Martin Kaste

NPR's Martin Kaste covers the Pacific Northwest, Alaska and western Canada, and occasionally roams farther afield. Kaste's reports and features can be heard on all of NPR's news programs and newscasts.

Politics is a big part of Kaste's beat, and he's followed the career of Alaska's Sarah Palin since well before the day she was picked as John McCain's running mate.

He also specializes in privacy issues, focusing on the government's wireless wiretapping practices, and the data-collection and analysis that goes on behind the scenes in social media and other new media.

Before moving to the West Coast, Kaste spent five years as NPR's South America reporter. He covered the drug wars in Colombia, the financial meltdown in Argentina, the rise of Brazilian president Luiz Inacio Lula da Silva and Venezuela's Hugo Chavez, and the fall of Haiti's president Jean Bertrand Aristide. All told, Kaste covered the overthrow of five presidents in five years.

Kaste joined NPR fulltime in February 2000, after working in St. Paul as a political reporter for Minnesota Public Radio, which he joined in 1993. He's a graduate of Carleton College.

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10:01pm

Mon January 2, 2012
Economy

Raising The Minimum Wage: Whom Does It Help?

Originally published on Tue January 3, 2012 12:33 pm

For some of America's lowest-paid workers, the new year means a pay raise. Some states set their own minimum wages, above the federal rate of $7.25 an hour, and that rekindles an old debate over whether minimum wages make sense — especially at a time of high unemployment.

Like several other states, Washington state's minimum wage is indexed to the cost of living. This year, the formula has raised the statewide minimum from $8.67 to $9.04 an hour, making it the nation's highest statewide rate.

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2:15pm

Mon December 26, 2011
News

With 'Occupy' Protests, Police Aimed For Restraint

This fall American police were confronted with something they hadn't seen in 40 years: prolonged, simultaneous political protests across the country. In most cities, police showed restraint. But there have been exceptions — sometimes involving copious amounts of pepper spray. Those flashpoints have become a cause for concern.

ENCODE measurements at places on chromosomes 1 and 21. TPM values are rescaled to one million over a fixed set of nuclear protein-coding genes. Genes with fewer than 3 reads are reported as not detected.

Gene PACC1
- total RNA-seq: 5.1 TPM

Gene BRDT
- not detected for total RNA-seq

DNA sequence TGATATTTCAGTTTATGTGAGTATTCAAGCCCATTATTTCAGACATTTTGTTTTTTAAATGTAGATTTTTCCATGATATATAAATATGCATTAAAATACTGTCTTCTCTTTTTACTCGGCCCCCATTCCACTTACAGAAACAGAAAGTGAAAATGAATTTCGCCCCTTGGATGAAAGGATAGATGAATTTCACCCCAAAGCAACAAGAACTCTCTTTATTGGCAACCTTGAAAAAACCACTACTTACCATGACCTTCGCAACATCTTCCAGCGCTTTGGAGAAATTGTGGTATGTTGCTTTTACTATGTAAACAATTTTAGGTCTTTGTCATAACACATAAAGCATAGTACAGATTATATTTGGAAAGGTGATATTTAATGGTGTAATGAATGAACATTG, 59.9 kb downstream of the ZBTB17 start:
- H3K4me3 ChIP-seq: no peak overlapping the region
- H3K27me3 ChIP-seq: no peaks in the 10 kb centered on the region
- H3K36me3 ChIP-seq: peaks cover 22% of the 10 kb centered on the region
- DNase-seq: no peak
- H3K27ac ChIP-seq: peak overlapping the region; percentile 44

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12:39am

Tue December 13, 2011
Around the Nation

Police Use Flash Grenades To Reopen Seattle Terminal

Originally published on Tue December 13, 2011 10:29 am

Police in Seattle arrested more than a dozen Occupy protesters Monday night after marchers briefly blocked traffic coming into the city's busy port. The Seattle protest was the culmination of a day of coordinated protests at ports up and down the West Coast.

Soon after hundreds of Occupy protesters marched to Seattle's Harbor Island, some of them started dragging wooden pallets and scrap metal into the roadway, and traffic in and out of the port came to a halt. The protesters were trying to shut down Terminal 18.

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2:00am

Thu December 1, 2011
Business

Boeing, Machinists Union Reach Tentative Deal

Transcript

STEVE INSKEEP, HOST:

Boeing announced a surprise deal with its machinists' union yesterday. It tentatively extends the workers' contract for four years. The company also promises to build a new version of its popular 737 in union-friendly Washington State.

From Seattle, NPR's Martin Kaste reports.

MARTIN KASTE, BYLINE: The International Association of Machinists also got pay raises and more pension benefits. Local president Tom Wroblewski calls it a new day.

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2:41pm

Thu November 24, 2011
Law

How Private Is Your Email? It Depends

Originally published on Thu November 24, 2011 6:36 pm

Some big-name tech companies are asking Congress to step in and clarify Americans' online privacy rights.
Nicholas Kamm AFP/Getty Images

Do the police need a warrant to read your email? Believe it or not, two decades into the Internet age, the answer to that question is still "maybe." It depends on how old the email is, where you keep it — and it even depends on whom you ask.

Some big-name tech companies are now asking Congress to step in and clarify Americans' online privacy rights.

If you do run afoul of the law and you happen to be one of the millions of people who use Gmail then cops will likely be directing their inquiries to the legal department at Google, in Mountain View, Calif.

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